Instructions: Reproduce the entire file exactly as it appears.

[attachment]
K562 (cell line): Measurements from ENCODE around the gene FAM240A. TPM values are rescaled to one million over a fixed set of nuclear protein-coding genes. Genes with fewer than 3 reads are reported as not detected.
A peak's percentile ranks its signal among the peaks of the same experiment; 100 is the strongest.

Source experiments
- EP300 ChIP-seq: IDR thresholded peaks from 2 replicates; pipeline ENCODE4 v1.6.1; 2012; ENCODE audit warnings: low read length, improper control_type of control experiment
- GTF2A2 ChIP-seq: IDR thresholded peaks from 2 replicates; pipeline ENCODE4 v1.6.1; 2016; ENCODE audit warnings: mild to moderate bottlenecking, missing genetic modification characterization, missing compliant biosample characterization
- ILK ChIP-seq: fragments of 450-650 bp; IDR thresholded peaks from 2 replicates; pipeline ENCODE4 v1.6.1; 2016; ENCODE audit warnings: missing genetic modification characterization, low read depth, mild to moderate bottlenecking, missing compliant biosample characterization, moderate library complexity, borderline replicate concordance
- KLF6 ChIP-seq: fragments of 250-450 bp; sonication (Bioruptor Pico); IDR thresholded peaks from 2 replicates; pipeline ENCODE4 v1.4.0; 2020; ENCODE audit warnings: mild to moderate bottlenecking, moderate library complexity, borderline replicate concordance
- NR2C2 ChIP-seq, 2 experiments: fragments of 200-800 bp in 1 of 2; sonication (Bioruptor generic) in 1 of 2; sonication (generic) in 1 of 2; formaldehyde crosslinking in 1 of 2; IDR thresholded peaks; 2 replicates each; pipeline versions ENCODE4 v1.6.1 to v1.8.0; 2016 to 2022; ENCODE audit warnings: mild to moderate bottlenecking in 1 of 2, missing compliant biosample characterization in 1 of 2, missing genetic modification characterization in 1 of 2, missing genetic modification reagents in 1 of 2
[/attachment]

K562 (cell line): Measurements from ENCODE around the gene FAM240A. TPM values are rescaled to one million over a fixed set of nuclear protein-coding genes. Genes with fewer than 3 reads are reported as not detected.
A peak's percentile ranks its signal among the peaks of the same experiment; 100 is the strongest.

Source experiments
- EP300 ChIP-seq: IDR thresholded peaks from 2 replicates; pipeline ENCODE4 v1.6.1; 2012; ENCODE audit warnings: low read length, improper control_type of control experiment
- GTF2A2 ChIP-seq: IDR thresholded peaks from 2 replicates; pipeline ENCODE4 v1.6.1; 2016; ENCODE audit warnings: mild to moderate bottlenecking, missing genetic modification characterization, missing compliant biosample characterization
- ILK ChIP-seq: fragments of 450-650 bp; IDR thresholded peaks from 2 replicates; pipeline ENCODE4 v1.6.1; 2016; ENCODE audit warnings: missing genetic modification characterization, low read depth, mild to moderate bottlenecking, missing compliant biosample characterization, moderate library complexity, borderline replicate concordance
- KLF6 ChIP-seq: fragments of 250-450 bp; sonication (Bioruptor Pico); IDR thresholded peaks from 2 replicates; pipeline ENCODE4 v1.4.0; 2020; ENCODE audit warnings: mild to moderate bottlenecking, moderate library complexity, borderline replicate concordance
- NR2C2 ChIP-seq, 2 experiments: fragments of 200-800 bp in 1 of 2; sonication (Bioruptor generic) in 1 of 2; sonication (generic) in 1 of 2; formaldehyde crosslinking in 1 of 2; IDR thresholded peaks; 2 replicates each; pipeline versions ENCODE4 v1.6.1 to v1.8.0; 2016 to 2022; ENCODE audit warnings: mild to moderate bottlenecking in 1 of 2, missing compliant biosample characterization in 1 of 2, missing genetic modification characterization in 1 of 2, missing genetic modification reagents in 1 of 2